But there are scads of Catholic schools in Cleveland and, still in the wake of the Second Vatican Council, they had all started accepting non-Catholic students. So, for a family like mine, looking for a private school, it was a fairly easy choice. Kindergarten at St. Benedict’s, 1st grade at Our Lady of Mount Carmel, and 2nd-8th at Our Lady of Peace. I’m not sure why so many; I think the Diocese of Cleveland had been closing and consolidating parishes. The tuition bill was footed by my gramma D. She belonged to Eastern Star, the sister sorority of the Freemasons. This was somewhat ironic, because a Catholic can get himself excommunicated for affiliating himself with the Freemasons.
By 2nd grade, Our Lady of Peace (OLP) was the most gorgeous church I had ever seen. It had a baldaquin atop marble pillars. Beneath that was a bronze tabernacle, upon which sat two angel figures face to face, like the Ark of the Covenant. A realistic crucifix seemed to float in air between baldaquin and tabernacle, a grim reminder of the sacrifice required to expiate mankind's sinful nature. Its apse contained a vaulted ceiling on which a mosaic depicted angels dancing around a throne where sat the Madonna and Child in a field of azure strewn with stars. It was beautiful to behold, and for a seven-year-old like me, it fixed the imagination upon the transcendent.
In 2nd grade, most Catholic kids were making their first communion. The boys who made their first communion would eventually be allowed to serve as altar boys. These boys would partake in the strange and mystical rituals of the Catholic Mass beneath that azure vault. Garbed in scarlet cassock and white surplice, they would perform the mysterious tasks of the liturgical rites. The pomp, the circumstance, the occasional magic word in Latin thrown in for good measure. I was jealous, and I wanted in; and that meant, I would have to become a Roman Catholic.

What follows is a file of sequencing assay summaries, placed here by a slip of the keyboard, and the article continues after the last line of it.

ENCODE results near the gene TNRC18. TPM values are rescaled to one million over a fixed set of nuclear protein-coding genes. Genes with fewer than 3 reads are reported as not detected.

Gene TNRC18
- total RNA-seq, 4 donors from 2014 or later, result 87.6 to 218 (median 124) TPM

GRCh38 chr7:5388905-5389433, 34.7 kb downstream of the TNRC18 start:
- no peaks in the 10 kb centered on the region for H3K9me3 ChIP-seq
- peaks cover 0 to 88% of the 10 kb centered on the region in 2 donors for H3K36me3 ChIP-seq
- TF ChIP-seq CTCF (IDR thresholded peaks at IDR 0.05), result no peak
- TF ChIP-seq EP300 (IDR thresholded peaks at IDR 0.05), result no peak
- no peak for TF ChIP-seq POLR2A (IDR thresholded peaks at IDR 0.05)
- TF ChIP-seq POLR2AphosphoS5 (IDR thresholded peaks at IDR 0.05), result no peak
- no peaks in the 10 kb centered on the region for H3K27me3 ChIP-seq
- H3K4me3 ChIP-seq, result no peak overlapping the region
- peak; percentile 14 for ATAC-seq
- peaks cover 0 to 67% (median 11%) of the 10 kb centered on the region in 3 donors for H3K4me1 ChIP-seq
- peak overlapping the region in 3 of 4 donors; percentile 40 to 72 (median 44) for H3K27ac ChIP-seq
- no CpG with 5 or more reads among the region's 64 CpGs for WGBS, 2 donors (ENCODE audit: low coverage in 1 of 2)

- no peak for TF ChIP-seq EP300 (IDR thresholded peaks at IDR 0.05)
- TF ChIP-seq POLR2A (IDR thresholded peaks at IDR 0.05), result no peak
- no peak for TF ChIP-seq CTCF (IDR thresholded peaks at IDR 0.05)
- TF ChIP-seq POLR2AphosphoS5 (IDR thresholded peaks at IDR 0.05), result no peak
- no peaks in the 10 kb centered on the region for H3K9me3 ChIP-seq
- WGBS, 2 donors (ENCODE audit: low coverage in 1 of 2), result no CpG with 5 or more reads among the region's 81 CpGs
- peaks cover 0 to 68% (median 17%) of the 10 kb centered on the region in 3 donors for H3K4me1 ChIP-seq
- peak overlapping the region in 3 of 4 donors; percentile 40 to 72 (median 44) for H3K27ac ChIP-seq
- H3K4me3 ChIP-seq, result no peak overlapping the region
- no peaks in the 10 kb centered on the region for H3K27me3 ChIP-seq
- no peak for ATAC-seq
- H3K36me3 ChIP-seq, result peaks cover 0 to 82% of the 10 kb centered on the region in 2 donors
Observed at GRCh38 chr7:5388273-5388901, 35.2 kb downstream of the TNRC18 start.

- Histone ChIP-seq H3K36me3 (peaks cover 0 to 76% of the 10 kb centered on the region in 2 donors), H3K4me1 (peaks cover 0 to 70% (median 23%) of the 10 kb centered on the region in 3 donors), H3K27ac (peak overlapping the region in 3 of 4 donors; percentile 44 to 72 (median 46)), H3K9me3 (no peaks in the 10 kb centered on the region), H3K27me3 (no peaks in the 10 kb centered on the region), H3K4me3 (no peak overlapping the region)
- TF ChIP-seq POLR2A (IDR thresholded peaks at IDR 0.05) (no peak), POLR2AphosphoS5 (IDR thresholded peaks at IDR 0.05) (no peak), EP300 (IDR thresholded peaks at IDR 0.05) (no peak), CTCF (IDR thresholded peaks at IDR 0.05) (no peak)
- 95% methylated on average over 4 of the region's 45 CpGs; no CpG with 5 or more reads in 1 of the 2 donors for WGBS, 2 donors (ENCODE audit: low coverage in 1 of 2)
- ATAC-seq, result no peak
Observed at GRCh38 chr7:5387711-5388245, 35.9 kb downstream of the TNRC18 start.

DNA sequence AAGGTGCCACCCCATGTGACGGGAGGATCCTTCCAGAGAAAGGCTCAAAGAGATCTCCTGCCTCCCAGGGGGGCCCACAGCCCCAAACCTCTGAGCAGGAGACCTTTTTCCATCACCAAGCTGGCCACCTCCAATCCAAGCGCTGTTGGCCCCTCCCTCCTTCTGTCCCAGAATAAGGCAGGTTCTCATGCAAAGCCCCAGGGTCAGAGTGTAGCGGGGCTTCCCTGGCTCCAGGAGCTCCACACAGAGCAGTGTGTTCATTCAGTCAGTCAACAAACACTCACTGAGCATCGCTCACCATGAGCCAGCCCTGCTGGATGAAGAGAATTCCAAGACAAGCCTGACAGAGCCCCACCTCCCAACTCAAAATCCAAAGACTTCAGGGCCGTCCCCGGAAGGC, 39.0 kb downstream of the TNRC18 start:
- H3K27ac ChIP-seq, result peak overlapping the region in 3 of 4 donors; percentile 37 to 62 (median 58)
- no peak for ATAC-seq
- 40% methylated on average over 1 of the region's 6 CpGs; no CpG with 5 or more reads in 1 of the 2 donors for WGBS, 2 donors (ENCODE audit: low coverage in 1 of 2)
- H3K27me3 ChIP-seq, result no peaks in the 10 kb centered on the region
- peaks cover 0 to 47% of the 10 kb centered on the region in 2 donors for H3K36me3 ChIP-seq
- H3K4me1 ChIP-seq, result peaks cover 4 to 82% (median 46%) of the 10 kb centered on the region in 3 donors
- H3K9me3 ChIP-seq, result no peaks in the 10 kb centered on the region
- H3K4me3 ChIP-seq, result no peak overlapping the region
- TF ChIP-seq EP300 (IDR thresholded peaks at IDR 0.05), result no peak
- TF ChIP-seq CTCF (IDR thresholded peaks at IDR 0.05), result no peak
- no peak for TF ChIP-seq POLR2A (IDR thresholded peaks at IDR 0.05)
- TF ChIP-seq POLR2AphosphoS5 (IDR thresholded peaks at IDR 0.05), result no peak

After speaking with my parents, the pastor, Fr. Zepp, was uncertain if a Methodist baptism was valid. At least that’s what he said. So, he performed a special Mass to cover both my baptism and first communion. All for me, and me alone. I remember quite a number of parishioners showing up for this event, which would have been done during the course of a regular Sunday Mass. So, I was the star of the show, the center of all that pageantry. And, with the Blessed Virgin staring down as a witness, the first step of my plan to become an altar boy was completed.
I had learned a couple of things about that day much later in life. First of all, a Methodist baptism meets the requirements for what the Catholic Church would regard as a valid baptism. Consequently, I had been baptized twice, and had two sets of godparents. I can’t see how Fr. Zepp didn’t know this; I had learned it by high school. I suspect he didn't want to be certain I had a proper baptism so much as he wanted to make a show of me: come one, come all, see the amazing son of apostates return to the One True Faith! Religions love to parade their converts about, don’t they?
I didn’t learn the other thing about that day until I was in college. I was going to Borromeo, a now defunct seminary college. I was still in love with the Catholic rites, the mysteries of faith, and the eye-appealing architecture, and my plan was to carry that love to its logical conclusion: the Catholic priesthood. That’s when someone, I forget who, had told me about the “prophecy”. Apparently the nuns of OLP, the ones who witnessed the spectacle of my conversion (if a seven-year-old can be said to have a conversion), regarded it as an omen. They regarded it a miracle that someone so young would embrace the Mother Church, the one true body of Christ on Earth. Such a miracle betokened one of two things: either I would die in childhood, or I would grow up and become a priest.
Whoever told me about this prophecy seemed to believe in it, and was excited that it would come true since, although I failed to die young, I was in the seminary studying to be a priest. She seemed quite happy that prophecies could come true. However, I was quite disturbed. For some reason, I resented that the nuns should say such a thing; I resented that they thought God had such a narrow path set out for me. I had never thought about the implications of prophecy before. But if prophecies come true, can there be such a thing as free will? I wasn’t sure, but I felt like I had to prove the nuns, if not God himself, wrong. From that moment I knew that I most emphatically would not, could not, become a priest.